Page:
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How COVID-19 attacks the brain

This is the “invasion of body grabbers” at the cellular level.

A new study from Yale University on the effects of the coronavirus on the nervous system reveals that the viral invader attacks the mind, taking over its victim’s brain cells to make copies of itself, while sucking up all the available oxygen, thus suffocating nearby. cells.

Their findings, which await peer review of BioRXiv, add evidence to claims that the brain belongs to an ever-growing list of vulnerabilities to COVID-19, including the lungs, kidneys, liver, intestines and blood vessels.

“If the brain becomes infected, it can be fatal,” Akiko Iwasaki, an immunologist at Yale University and a lead researcher, told the New York Times.

Coronavirus is a disease of the whole body. In general, doctors have long observed his respiratory symptoms such as cough, shortness of breath and pneumonia. They soon added more puzzling problems: gastrointestinal discomfort and diarrhea; loss of taste and smell; chest pain and arrhythmia; brain fog and confusion.

Aside from anecdotes about patients, “we didn̵

7;t actually see much evidence that the virus could infect the brain, even though we knew it was a potential possibility,” said Dr. Michael Zandi, a consultant neurologist at the University of College of Neurology and Neurosurgery. London, he told the Times. In July, Dr. Zandy’s team published a report in Oxford University’s journal of the brain documenting what they had seen and heard from patients suffering from neurological effects after being diagnosed with COVID-19.

brain scan
Brain scans from coronavirus patients from a study published in the July issue of the Oxford University Brain Journal.Ross W. Paterson et al.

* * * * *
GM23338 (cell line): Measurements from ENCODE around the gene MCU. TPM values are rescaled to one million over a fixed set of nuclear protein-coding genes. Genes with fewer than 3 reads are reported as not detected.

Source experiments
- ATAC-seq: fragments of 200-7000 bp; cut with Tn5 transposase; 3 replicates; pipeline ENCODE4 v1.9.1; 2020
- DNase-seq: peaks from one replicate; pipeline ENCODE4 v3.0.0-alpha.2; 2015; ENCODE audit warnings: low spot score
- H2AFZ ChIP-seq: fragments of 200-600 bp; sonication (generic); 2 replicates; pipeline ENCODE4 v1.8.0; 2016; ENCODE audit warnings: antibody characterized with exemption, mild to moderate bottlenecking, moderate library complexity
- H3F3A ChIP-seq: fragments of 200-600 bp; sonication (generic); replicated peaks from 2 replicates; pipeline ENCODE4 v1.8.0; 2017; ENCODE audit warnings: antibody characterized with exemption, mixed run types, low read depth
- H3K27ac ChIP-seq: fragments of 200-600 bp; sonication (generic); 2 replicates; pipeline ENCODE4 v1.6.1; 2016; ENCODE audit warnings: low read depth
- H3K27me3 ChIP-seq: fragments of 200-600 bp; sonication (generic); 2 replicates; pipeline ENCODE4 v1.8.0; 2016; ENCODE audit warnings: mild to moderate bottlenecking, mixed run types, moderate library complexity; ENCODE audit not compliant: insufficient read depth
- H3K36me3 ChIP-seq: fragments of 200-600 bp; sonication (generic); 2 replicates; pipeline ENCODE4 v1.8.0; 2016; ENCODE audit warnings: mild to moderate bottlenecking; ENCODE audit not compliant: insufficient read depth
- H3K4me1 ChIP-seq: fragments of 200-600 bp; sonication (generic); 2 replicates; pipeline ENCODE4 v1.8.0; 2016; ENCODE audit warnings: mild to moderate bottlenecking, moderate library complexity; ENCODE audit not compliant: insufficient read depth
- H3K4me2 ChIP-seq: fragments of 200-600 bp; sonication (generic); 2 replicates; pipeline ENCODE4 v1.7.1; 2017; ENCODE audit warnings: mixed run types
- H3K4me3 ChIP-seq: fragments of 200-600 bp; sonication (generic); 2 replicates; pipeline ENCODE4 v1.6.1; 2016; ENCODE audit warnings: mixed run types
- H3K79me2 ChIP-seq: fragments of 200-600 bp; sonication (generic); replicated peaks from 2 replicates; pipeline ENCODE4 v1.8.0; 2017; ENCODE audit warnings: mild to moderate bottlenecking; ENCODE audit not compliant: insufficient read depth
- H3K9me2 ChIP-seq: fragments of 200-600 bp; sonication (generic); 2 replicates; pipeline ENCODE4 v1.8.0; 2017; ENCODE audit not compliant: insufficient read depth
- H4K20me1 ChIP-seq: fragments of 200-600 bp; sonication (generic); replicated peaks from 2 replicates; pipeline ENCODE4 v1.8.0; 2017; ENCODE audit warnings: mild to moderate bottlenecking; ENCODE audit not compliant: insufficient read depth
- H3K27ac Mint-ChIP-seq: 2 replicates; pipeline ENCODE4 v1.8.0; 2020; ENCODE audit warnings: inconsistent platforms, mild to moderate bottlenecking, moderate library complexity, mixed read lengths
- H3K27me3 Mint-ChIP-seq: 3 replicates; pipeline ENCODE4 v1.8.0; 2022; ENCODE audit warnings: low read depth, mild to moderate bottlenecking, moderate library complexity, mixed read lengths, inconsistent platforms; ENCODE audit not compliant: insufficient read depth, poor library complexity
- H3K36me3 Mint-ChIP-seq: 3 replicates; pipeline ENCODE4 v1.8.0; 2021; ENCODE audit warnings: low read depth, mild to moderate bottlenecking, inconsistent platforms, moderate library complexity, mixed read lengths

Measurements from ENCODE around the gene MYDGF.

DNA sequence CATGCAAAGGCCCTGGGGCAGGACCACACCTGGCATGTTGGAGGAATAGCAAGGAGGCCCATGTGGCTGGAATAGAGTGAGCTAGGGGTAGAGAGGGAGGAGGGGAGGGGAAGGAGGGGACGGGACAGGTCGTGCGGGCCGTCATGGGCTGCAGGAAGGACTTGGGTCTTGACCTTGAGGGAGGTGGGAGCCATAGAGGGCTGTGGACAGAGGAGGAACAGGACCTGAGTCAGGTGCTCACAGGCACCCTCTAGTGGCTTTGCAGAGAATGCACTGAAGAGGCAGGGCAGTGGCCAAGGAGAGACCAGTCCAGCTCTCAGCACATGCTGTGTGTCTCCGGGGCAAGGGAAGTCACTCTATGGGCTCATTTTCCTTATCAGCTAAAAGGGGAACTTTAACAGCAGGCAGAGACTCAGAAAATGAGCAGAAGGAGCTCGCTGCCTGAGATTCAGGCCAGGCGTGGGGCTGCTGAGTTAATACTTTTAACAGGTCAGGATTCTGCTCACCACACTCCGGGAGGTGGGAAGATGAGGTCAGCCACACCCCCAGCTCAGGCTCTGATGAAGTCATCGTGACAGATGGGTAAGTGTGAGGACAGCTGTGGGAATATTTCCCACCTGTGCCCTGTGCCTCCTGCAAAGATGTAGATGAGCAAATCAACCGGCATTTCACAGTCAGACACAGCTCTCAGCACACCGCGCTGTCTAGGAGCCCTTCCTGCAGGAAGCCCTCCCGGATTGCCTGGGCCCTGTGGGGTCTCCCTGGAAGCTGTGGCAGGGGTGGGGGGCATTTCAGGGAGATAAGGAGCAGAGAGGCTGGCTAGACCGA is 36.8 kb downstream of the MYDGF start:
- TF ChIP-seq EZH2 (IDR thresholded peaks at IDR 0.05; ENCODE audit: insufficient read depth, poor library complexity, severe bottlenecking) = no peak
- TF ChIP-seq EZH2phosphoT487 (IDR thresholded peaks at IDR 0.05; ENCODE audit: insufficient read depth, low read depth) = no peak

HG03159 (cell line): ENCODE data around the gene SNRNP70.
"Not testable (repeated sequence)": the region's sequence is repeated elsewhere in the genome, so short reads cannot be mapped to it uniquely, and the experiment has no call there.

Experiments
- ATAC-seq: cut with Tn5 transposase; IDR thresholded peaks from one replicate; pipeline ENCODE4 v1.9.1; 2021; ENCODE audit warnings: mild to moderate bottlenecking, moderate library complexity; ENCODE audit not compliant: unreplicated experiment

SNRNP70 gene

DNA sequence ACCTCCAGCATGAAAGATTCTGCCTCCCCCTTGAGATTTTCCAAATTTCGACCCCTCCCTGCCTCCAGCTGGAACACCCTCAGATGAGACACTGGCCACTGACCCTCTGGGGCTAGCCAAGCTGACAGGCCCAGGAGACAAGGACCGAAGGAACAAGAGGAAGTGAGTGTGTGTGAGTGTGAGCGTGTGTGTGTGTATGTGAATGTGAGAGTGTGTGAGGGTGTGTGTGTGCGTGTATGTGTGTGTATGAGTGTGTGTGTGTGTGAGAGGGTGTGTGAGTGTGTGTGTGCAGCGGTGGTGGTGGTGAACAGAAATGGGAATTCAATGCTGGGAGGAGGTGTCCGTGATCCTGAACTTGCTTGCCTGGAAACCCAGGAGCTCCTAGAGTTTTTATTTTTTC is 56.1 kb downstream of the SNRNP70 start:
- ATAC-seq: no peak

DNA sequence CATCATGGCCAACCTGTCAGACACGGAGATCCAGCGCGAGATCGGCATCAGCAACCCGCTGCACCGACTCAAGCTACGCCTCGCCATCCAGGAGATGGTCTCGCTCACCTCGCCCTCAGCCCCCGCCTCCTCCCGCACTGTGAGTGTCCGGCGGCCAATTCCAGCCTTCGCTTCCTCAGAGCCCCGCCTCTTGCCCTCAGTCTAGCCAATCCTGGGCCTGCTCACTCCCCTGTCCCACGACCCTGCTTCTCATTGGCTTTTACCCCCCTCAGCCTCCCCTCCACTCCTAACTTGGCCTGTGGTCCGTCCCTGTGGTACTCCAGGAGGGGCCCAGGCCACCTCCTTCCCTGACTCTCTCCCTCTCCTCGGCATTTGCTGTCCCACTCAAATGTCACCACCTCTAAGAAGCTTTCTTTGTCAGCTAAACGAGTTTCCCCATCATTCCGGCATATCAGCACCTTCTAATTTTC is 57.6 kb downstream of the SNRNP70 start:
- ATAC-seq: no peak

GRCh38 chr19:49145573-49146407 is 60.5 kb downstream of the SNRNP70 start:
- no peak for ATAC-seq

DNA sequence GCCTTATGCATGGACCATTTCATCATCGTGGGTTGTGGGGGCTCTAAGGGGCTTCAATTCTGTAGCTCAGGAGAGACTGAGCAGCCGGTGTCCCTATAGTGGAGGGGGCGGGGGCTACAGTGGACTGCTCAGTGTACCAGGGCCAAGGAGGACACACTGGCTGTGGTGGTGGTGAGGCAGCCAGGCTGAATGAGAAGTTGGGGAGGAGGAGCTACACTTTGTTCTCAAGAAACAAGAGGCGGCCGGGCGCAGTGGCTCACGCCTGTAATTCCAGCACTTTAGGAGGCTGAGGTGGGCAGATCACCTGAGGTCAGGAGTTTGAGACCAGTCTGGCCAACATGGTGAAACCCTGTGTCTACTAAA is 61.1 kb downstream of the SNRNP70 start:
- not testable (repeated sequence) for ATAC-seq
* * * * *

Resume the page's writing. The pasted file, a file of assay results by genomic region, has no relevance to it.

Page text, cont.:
“This [new] the data just provides a little more evidence that they certainly can, ”he said.

Unlike other diseases, such as Zika, which causes our immune system to involve our own brain tissue, the coronavirus acts by entering a cell through a protein on their surface called ACE2, then usurping cellular components to speed up viral reproduction. All the while, it deprives the remaining cells of oxygen along the way.

“It’s kind of like a silent infection,” said Dr. Iwasaki, whose team monitors brain tissue in deceased patients with COVID-19, in mice and in laboratory-grown cells. “This virus has many mechanisms to avoid.”

Dr. Alison Muotri, a neurologist at the University of California, San Diego who has studied Zika in the past, notes that the presence of coronavirus severely hampers synapses between neurons. “Days after the infection, we are already seeing a drastic reduction in the number of synapses,” said Dr. Muotri. “We still don’t know if this is reversible or not.”

Researchers now believe that coronavirus brain infection may be more deadly than when it is centralized in the lungs, based on experiments with mice that compare results when focused on one organ or another. Brain-infected specimens lose weight and die within six days. None of these side effects were observed in the lung group.

Unfortunately, it is not yet possible to predict the path of the cellular intruder. In addition, 40% to 60% of patients who claim to suffer from cerebral and psychiatric symptoms, according to a recent study in The Lancet, may be associated with widespread inflammation caused by the body’s immune response to COVID-19.

“There is no need for the brain cells themselves to be infected [some brain-related symptoms] to make it happen, ”said Dr. Zandi.

“Different groups of patients can be affected in different ways,” he added. “It’s entirely possible to see a combination of both.”

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